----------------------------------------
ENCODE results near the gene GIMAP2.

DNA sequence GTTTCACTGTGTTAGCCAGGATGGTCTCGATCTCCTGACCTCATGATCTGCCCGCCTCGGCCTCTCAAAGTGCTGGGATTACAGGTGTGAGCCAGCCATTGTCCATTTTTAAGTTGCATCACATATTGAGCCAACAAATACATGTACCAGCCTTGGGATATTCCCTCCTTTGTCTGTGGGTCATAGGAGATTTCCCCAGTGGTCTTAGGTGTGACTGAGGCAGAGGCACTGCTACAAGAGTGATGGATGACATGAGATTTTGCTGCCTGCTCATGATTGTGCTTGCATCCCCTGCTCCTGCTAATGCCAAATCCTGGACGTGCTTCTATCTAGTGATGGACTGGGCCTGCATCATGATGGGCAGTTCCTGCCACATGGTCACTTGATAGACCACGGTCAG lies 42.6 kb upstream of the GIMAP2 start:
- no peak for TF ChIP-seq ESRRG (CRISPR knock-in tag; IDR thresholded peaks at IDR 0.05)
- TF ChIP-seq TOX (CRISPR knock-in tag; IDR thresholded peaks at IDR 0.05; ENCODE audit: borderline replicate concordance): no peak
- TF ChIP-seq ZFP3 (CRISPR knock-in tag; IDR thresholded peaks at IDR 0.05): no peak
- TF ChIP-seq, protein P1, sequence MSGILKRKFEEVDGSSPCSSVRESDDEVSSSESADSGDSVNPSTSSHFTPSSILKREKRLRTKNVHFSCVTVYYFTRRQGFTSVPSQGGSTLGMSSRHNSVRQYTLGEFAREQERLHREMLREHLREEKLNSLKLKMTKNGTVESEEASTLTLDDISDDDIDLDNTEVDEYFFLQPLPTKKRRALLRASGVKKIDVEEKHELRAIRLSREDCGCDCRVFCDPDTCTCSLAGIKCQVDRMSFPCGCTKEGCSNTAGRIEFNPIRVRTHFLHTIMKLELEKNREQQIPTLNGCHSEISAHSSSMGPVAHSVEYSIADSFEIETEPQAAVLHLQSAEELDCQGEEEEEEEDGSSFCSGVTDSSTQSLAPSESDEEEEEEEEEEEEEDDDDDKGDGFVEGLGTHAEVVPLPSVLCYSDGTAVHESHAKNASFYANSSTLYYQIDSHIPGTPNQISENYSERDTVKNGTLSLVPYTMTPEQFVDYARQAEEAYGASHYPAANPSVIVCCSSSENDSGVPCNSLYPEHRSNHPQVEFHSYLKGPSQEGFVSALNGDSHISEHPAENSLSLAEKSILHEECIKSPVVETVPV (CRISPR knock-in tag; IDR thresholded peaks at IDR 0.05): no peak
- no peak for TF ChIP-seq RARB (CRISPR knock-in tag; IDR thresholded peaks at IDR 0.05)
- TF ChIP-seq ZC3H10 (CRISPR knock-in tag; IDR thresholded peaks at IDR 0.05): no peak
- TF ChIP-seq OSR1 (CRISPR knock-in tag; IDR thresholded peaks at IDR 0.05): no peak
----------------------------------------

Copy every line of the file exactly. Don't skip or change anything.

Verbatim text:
ENCODE results near the gene GIMAP2.

DNA sequence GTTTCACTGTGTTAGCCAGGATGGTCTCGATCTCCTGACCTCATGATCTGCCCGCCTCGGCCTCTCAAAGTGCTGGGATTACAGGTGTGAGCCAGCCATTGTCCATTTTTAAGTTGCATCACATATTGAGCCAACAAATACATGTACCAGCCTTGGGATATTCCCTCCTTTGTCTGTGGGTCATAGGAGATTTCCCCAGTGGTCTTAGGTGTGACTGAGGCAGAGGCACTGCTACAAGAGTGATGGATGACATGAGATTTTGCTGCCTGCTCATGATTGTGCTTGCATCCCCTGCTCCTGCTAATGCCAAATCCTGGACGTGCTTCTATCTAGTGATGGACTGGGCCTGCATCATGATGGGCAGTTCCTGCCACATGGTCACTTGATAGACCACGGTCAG lies 42.6 kb upstream of the GIMAP2 start:
- no peak for TF ChIP-seq ESRRG (CRISPR knock-in tag; IDR thresholded peaks at IDR 0.05)
- TF ChIP-seq TOX (CRISPR knock-in tag; IDR thresholded peaks at IDR 0.05; ENCODE audit: borderline replicate concordance): no peak
- TF ChIP-seq ZFP3 (CRISPR knock-in tag; IDR thresholded peaks at IDR 0.05): no peak
- TF ChIP-seq, protein P1, sequence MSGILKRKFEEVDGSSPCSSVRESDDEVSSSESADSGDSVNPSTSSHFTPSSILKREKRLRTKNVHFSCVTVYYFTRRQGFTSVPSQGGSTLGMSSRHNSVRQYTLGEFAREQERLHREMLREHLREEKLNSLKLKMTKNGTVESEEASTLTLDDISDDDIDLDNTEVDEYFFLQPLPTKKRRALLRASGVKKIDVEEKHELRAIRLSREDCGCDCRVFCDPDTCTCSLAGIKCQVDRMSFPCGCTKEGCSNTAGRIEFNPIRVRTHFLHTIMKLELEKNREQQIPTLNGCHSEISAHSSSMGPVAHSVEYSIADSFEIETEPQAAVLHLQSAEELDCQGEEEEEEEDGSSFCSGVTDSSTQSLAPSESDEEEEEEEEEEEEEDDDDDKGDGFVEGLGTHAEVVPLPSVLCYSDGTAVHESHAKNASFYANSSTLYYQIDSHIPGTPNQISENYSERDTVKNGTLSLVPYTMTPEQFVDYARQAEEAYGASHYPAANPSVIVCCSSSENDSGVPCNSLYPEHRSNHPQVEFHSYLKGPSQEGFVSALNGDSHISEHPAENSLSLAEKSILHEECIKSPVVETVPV (CRISPR knock-in tag; IDR thresholded peaks at IDR 0.05): no peak
- no peak for TF ChIP-seq RARB (CRISPR knock-in tag; IDR thresholded peaks at IDR 0.05)
- TF ChIP-seq ZC3H10 (CRISPR knock-in tag; IDR thresholded peaks at IDR 0.05): no peak
- TF ChIP-seq OSR1 (CRISPR knock-in tag; IDR thresholded peaks at IDR 0.05): no peak